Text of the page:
While wandering over the surface of the image, one’s gaze takes in one element after another and produces temporal relationships between them. It can return to an element of the image it has already seen, and ‘before’ can become ‘after’: The time reconstructed by scanning is an eternal recurrence of the same process. Simultaneously, however, one’s gaze also produces significant relationships between elements of the image. It can return again and again to a specific element of the image and elevate it to the level of a carrier of the image’s significance. The complexes of significance arise in which one element bestows significance on another and from which the carrier derives its own significance: the space reconstructed by scanning is the space of mutual significance.
This space and time peculiar to the image is none other than the world of magic, a world in which everything is repeated and in which everything participates in a significant context. Such a world is structurally different from that of the linear world of history in which nothing is repeated and in which everything has causes and will have consequences. For example: in the historical world, sunrise is the cause of the cock’s crowing; in the magical one, sunrise signifies crowing and crowing signifies sunrise. The significance of images is magical.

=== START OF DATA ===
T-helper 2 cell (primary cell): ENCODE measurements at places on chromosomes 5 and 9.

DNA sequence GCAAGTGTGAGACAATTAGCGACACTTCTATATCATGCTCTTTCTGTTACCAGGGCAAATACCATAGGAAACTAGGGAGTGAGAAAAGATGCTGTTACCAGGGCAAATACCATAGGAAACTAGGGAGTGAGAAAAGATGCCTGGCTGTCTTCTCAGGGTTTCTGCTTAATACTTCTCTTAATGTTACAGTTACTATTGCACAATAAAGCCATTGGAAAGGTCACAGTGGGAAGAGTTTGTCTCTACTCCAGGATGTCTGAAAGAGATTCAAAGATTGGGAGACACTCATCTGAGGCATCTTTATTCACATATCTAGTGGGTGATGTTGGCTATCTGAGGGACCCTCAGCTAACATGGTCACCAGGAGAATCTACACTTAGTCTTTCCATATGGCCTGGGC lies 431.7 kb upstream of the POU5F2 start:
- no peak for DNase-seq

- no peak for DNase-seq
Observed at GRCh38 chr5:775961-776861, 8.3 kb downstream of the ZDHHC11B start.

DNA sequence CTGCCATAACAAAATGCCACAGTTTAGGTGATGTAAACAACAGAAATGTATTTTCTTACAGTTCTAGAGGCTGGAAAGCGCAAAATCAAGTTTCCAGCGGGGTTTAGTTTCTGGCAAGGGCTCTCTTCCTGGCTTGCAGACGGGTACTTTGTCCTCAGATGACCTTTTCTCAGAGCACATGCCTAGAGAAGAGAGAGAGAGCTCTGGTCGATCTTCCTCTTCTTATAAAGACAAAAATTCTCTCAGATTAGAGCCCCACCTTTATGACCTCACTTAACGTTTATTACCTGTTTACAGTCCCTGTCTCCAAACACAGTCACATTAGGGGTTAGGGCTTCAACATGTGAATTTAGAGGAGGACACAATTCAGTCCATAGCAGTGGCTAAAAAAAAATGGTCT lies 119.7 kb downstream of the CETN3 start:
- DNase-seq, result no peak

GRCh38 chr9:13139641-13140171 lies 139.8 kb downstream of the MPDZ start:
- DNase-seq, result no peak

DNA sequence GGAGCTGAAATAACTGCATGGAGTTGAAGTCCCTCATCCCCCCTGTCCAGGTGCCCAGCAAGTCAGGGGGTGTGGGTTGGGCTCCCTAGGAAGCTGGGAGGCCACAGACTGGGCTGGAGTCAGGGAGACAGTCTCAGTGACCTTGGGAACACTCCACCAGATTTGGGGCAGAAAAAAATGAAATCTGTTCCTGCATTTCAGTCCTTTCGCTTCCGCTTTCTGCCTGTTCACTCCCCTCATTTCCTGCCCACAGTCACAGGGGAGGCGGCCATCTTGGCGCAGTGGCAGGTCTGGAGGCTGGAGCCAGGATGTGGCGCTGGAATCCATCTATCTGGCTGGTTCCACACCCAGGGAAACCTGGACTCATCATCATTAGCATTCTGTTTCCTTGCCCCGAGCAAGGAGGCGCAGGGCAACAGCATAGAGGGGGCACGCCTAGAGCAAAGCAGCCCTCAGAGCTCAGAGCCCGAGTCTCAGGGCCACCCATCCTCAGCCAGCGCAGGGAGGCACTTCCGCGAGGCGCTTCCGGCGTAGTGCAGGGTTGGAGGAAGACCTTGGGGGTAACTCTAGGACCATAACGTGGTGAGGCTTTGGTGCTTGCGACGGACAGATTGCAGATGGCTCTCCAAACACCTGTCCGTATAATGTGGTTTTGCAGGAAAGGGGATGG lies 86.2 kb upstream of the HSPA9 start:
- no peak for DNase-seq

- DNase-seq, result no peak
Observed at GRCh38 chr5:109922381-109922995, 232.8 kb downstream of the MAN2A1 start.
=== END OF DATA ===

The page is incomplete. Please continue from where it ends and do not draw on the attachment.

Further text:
The magical nature of images must be taken into account when decoding them. Thus it is wrong to look for ‘frozen events’ in images. Rather they replace events by states of things and translate them into scenes. The magical power of images lies in their superficial nature, and the dialectic inherent in them – the contradiction peculiar to them – must be seen in the light of this magic.
Images are mediations between the world and human beings. Human beings ‘ex-ist’, i.e. the world is not immediately accessible to them and therefore images are needed to make it comprehensible. […]